In 1911, naturalist John Muir wrote, "When we try to pick out anything by itself, we find it hitched to everything else in the Universe."
While many of us who enjoy the wild places, including Mount St. Helens, would certainly agree with that comment, it has never been so true with bringing you images of the volcano, or not, the past few months. As you can see we have both VolcanoCams functioning and bringing you images once again. There never was any problem with the cameras. They continued to offer up gray skies, sunny days and starless nights. We just lost the the ability to transmit those images from cameras to web server. However, with the help of a number of Forest Service employees literally from across the country, the views are back.
So what was the problem? Our initial theory was a network fault (then unknown) was the culprit. We proceeded with that starting from known points that worked until we hit a dead spot. That meant backtracking from the web server that received the images. It also meant starting with the cameras and working our way down from the mountain. Somewhere in the middle had to be the center of our frustration. Ultimately that proved to be the case, but not what we originally thought.
The problem turned out to be a network fault. What created the problem was unexpected. The short answer (without giving away the finer details to protect the cameras) is a change in network configuration brought about a decommisioning of a couple of old servers totally unrelated to the VolcanoCams. But as John Muir wrote 99 years ago, we unhitched a part of the Universe we never knew was connected in the first place.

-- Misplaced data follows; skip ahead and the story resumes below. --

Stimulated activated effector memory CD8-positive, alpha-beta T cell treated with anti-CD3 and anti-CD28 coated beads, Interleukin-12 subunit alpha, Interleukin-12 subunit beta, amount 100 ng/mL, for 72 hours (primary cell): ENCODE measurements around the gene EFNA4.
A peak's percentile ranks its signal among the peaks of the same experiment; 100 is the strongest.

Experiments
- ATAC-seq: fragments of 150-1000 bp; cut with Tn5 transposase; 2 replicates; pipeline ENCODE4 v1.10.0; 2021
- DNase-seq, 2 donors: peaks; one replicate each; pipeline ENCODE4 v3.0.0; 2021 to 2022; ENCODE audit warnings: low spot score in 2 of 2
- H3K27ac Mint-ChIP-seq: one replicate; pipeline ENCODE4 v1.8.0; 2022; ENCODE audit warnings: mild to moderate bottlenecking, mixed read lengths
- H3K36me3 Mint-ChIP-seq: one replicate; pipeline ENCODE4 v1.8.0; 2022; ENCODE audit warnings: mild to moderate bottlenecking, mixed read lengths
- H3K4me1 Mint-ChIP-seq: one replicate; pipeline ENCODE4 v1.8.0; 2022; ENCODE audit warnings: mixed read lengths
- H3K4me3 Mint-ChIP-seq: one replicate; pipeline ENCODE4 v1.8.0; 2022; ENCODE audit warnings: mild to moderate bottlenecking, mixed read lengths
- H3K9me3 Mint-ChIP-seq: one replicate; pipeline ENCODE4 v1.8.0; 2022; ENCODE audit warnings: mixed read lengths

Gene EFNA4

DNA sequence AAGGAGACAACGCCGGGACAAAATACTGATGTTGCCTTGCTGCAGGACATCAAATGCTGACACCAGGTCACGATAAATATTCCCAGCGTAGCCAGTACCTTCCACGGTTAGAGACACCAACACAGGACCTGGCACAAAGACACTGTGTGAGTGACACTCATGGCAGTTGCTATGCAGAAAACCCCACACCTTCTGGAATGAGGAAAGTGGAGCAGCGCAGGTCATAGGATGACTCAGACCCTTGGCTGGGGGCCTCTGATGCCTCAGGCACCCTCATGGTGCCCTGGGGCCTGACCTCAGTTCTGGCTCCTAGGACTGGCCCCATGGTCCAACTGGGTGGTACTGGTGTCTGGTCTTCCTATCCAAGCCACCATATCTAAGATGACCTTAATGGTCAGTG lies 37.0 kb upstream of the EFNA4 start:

In the next couple of weeks you mights see a camera or two go offline (briefly, we hope!) as we hitch things up a little tighter and make things more stable. We're also in the works to retire the ClassicCam and replace it with another HD camera. We don't anticipate installing the replacement camera until Spring.
Our thanks to all of you who wrote to us, commenting, questioning, even complaining while we endured a Winter of Disconnect. On this Groundhog Day Mount St. Helens saw its shadow this morning. While that may portend six more weeks of winter, perhaps it really means thisis the start of morning shadows once again.